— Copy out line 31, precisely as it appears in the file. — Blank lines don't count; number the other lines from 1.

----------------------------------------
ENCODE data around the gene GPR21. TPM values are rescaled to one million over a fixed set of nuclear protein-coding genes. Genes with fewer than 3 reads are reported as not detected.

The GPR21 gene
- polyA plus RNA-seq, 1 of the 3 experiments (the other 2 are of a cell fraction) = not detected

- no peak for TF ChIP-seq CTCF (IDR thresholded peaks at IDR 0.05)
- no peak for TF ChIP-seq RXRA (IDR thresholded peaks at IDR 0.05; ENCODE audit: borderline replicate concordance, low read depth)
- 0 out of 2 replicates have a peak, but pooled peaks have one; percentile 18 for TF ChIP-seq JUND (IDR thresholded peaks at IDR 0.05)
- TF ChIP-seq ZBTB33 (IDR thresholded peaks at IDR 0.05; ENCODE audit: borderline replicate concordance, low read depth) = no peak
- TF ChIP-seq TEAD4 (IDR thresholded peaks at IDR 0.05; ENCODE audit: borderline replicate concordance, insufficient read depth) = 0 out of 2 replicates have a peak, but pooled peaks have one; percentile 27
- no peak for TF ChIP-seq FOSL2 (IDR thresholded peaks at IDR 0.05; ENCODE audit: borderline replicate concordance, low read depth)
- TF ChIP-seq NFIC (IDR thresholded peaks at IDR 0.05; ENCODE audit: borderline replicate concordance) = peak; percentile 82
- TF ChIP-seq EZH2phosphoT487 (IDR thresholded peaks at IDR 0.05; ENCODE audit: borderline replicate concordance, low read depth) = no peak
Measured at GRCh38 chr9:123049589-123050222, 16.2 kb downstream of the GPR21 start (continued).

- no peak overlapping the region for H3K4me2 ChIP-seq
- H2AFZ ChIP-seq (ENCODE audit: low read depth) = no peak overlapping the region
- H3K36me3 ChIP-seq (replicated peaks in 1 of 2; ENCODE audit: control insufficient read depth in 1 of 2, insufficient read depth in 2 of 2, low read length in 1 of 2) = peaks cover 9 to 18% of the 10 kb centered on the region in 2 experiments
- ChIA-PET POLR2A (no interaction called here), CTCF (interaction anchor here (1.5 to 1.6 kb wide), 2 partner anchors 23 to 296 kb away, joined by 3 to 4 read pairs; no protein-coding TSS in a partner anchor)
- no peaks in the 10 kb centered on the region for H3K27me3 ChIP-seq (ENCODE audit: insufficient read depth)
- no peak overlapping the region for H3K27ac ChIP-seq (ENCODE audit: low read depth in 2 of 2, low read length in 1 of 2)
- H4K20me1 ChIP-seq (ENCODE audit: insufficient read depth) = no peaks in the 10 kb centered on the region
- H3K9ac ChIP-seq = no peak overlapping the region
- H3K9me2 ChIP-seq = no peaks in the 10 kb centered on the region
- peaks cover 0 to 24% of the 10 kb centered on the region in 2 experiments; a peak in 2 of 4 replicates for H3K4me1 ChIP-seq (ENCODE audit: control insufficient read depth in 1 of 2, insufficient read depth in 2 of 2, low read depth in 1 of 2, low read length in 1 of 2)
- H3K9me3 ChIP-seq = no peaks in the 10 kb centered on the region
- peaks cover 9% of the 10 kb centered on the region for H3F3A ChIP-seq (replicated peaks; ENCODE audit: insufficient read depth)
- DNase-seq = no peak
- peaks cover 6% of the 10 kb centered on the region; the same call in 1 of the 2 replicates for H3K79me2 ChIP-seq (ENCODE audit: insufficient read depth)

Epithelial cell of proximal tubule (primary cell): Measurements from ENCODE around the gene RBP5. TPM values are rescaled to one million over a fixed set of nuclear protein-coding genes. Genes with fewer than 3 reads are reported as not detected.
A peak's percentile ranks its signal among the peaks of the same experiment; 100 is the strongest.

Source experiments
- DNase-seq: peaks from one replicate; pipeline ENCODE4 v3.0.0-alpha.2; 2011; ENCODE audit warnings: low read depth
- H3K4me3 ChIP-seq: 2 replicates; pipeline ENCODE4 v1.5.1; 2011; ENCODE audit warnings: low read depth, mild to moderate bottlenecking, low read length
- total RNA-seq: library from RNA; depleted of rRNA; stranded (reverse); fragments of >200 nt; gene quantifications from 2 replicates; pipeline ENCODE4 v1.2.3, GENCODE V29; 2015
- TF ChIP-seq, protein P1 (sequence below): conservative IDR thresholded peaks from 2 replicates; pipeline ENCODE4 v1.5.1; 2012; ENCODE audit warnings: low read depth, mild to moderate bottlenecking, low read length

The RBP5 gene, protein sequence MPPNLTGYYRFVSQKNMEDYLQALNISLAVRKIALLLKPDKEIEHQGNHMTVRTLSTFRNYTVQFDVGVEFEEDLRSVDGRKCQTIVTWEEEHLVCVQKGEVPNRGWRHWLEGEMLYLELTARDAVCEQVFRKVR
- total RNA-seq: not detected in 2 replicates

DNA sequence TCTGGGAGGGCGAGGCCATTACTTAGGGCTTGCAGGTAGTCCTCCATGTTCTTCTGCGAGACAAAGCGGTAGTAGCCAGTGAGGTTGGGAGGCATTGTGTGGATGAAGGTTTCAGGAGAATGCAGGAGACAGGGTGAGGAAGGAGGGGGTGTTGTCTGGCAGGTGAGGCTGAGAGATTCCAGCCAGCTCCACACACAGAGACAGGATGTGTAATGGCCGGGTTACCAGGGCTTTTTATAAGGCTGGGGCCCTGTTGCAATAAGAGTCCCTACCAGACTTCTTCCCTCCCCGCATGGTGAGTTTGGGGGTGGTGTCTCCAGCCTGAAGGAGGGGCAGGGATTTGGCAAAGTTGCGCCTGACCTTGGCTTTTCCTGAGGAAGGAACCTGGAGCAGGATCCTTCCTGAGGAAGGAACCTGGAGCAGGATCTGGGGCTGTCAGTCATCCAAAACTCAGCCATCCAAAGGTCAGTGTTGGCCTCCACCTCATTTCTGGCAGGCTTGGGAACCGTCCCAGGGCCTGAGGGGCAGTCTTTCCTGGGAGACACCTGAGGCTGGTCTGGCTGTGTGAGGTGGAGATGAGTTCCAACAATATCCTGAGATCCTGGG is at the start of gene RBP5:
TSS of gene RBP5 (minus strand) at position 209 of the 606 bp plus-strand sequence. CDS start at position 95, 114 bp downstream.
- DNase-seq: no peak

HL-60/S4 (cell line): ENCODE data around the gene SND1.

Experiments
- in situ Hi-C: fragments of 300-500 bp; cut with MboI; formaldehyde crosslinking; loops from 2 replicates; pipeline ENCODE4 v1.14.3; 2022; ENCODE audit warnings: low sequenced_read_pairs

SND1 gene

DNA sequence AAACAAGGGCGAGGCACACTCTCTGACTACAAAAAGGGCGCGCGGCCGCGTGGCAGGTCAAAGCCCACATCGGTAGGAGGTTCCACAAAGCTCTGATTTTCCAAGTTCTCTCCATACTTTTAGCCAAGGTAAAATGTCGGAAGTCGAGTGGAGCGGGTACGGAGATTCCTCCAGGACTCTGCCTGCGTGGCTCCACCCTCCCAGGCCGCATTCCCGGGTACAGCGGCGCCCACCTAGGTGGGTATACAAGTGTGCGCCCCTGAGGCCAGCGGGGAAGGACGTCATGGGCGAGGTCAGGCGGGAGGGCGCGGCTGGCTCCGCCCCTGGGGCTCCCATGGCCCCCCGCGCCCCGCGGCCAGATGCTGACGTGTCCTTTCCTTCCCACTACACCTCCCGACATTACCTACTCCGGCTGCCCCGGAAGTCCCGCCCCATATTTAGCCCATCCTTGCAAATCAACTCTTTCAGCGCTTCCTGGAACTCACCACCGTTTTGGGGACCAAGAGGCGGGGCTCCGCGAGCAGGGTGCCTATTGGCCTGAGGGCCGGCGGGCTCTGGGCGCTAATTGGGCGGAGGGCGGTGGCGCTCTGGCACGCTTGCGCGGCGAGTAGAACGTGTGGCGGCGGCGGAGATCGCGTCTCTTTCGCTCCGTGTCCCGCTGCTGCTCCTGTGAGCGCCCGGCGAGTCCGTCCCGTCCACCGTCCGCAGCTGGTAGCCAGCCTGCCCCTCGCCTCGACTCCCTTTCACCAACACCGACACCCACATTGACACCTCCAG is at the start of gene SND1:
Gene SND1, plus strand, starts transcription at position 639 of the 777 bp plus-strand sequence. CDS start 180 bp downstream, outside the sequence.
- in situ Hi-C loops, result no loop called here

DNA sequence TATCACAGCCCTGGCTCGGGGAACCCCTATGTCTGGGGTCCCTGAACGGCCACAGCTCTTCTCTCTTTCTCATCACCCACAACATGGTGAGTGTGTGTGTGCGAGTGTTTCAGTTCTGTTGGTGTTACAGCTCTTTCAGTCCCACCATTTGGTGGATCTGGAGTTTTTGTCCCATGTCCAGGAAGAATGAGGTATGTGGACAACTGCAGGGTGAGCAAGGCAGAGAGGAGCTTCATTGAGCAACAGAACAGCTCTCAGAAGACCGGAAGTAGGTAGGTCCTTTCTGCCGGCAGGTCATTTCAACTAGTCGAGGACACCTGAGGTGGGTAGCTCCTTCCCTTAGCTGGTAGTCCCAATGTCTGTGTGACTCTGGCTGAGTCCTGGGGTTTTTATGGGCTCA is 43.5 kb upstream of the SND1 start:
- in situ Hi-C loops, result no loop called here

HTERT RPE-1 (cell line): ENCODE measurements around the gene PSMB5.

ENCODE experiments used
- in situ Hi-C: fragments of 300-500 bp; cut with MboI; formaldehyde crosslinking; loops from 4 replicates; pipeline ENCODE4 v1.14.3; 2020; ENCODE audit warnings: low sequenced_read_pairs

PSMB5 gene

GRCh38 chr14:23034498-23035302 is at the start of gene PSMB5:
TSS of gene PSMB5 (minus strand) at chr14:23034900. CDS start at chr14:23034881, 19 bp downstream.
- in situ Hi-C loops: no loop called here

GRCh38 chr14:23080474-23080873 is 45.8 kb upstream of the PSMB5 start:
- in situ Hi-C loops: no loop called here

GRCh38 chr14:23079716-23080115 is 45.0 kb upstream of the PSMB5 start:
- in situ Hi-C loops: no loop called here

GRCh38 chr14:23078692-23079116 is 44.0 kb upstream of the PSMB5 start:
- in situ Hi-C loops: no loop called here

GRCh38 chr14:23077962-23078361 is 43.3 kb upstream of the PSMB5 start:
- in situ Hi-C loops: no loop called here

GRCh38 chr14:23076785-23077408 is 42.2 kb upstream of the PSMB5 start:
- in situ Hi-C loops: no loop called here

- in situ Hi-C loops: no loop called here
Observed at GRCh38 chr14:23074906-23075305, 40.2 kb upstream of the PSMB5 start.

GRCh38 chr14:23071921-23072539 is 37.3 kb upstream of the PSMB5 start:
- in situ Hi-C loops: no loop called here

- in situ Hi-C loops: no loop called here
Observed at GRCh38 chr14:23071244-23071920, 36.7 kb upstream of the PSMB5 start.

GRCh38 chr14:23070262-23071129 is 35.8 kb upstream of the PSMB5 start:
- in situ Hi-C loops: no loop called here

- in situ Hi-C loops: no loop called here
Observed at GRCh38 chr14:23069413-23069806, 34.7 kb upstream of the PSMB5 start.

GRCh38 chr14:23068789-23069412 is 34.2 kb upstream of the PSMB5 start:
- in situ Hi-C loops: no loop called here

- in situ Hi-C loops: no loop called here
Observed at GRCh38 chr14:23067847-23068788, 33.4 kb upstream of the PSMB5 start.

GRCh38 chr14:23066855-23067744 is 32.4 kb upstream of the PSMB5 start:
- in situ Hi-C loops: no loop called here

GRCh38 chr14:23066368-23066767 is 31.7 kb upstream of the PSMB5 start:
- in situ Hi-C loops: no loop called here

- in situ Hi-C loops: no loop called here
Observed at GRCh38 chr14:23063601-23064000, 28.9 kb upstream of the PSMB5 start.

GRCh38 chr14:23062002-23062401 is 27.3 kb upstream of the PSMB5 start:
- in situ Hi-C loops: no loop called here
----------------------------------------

- H3K4me3 ChIP-seq: 2 replicates; pipeline ENCODE4 v1.5.1; 2011; ENCODE audit warnings: low read depth, mild to moderate bottlenecking, low read length